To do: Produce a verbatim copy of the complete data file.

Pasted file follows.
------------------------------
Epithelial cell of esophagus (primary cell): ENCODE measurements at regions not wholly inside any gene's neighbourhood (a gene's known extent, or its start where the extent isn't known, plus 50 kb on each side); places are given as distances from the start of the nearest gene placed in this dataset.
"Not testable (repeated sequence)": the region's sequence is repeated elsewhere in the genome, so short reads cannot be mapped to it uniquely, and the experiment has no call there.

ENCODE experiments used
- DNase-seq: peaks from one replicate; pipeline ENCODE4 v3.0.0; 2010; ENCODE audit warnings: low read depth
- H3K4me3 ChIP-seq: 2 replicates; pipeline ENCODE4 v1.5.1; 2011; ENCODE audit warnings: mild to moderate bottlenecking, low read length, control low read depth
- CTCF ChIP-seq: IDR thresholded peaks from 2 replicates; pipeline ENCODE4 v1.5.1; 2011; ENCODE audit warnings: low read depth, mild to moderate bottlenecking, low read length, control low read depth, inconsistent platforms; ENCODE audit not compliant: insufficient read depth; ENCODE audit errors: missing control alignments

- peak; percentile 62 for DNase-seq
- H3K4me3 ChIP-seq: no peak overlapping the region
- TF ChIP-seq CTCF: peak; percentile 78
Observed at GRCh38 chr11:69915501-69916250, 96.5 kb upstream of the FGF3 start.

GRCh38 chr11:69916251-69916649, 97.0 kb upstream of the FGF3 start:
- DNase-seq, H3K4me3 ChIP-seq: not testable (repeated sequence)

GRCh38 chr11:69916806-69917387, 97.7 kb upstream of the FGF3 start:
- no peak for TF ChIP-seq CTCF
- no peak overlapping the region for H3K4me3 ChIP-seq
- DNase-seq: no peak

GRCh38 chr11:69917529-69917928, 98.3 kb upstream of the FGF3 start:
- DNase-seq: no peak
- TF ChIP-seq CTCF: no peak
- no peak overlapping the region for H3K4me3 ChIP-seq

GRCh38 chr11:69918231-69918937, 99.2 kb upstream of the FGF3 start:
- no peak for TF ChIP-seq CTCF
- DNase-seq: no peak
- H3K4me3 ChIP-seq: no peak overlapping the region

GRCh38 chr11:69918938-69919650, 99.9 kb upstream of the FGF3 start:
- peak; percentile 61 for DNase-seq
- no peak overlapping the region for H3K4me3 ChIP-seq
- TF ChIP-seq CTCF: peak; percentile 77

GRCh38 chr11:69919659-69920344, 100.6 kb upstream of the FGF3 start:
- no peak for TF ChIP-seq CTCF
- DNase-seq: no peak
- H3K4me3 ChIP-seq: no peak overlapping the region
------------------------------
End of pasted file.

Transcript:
Epithelial cell of esophagus (primary cell): ENCODE measurements at regions not wholly inside any gene's neighbourhood (a gene's known extent, or its start where the extent isn't known, plus 50 kb on each side); places are given as distances from the start of the nearest gene placed in this dataset.
"Not testable (repeated sequence)": the region's sequence is repeated elsewhere in the genome, so short reads cannot be mapped to it uniquely, and the experiment has no call there.

ENCODE experiments used
- DNase-seq: peaks from one replicate; pipeline ENCODE4 v3.0.0; 2010; ENCODE audit warnings: low read depth
- H3K4me3 ChIP-seq: 2 replicates; pipeline ENCODE4 v1.5.1; 2011; ENCODE audit warnings: mild to moderate bottlenecking, low read length, control low read depth
- CTCF ChIP-seq: IDR thresholded peaks from 2 replicates; pipeline ENCODE4 v1.5.1; 2011; ENCODE audit warnings: low read depth, mild to moderate bottlenecking, low read length, control low read depth, inconsistent platforms; ENCODE audit not compliant: insufficient read depth; ENCODE audit errors: missing control alignments

- peak; percentile 62 for DNase-seq
- H3K4me3 ChIP-seq: no peak overlapping the region
- TF ChIP-seq CTCF: peak; percentile 78
Observed at GRCh38 chr11:69915501-69916250, 96.5 kb upstream of the FGF3 start.

GRCh38 chr11:69916251-69916649, 97.0 kb upstream of the FGF3 start:
- DNase-seq, H3K4me3 ChIP-seq: not testable (repeated sequence)

GRCh38 chr11:69916806-69917387, 97.7 kb upstream of the FGF3 start:
- no peak for TF ChIP-seq CTCF
- no peak overlapping the region for H3K4me3 ChIP-seq
- DNase-seq: no peak

GRCh38 chr11:69917529-69917928, 98.3 kb upstream of the FGF3 start:
- DNase-seq: no peak
- TF ChIP-seq CTCF: no peak
- no peak overlapping the region for H3K4me3 ChIP-seq

GRCh38 chr11:69918231-69918937, 99.2 kb upstream of the FGF3 start:
- no peak for TF ChIP-seq CTCF
- DNase-seq: no peak
- H3K4me3 ChIP-seq: no peak overlapping the region

GRCh38 chr11:69918938-69919650, 99.9 kb upstream of the FGF3 start:
- peak; percentile 61 for DNase-seq
- no peak overlapping the region for H3K4me3 ChIP-seq
- TF ChIP-seq CTCF: peak; percentile 77

GRCh38 chr11:69919659-69920344, 100.6 kb upstream of the FGF3 start:
- no peak for TF ChIP-seq CTCF
- DNase-seq: no peak
- H3K4me3 ChIP-seq: no peak overlapping the region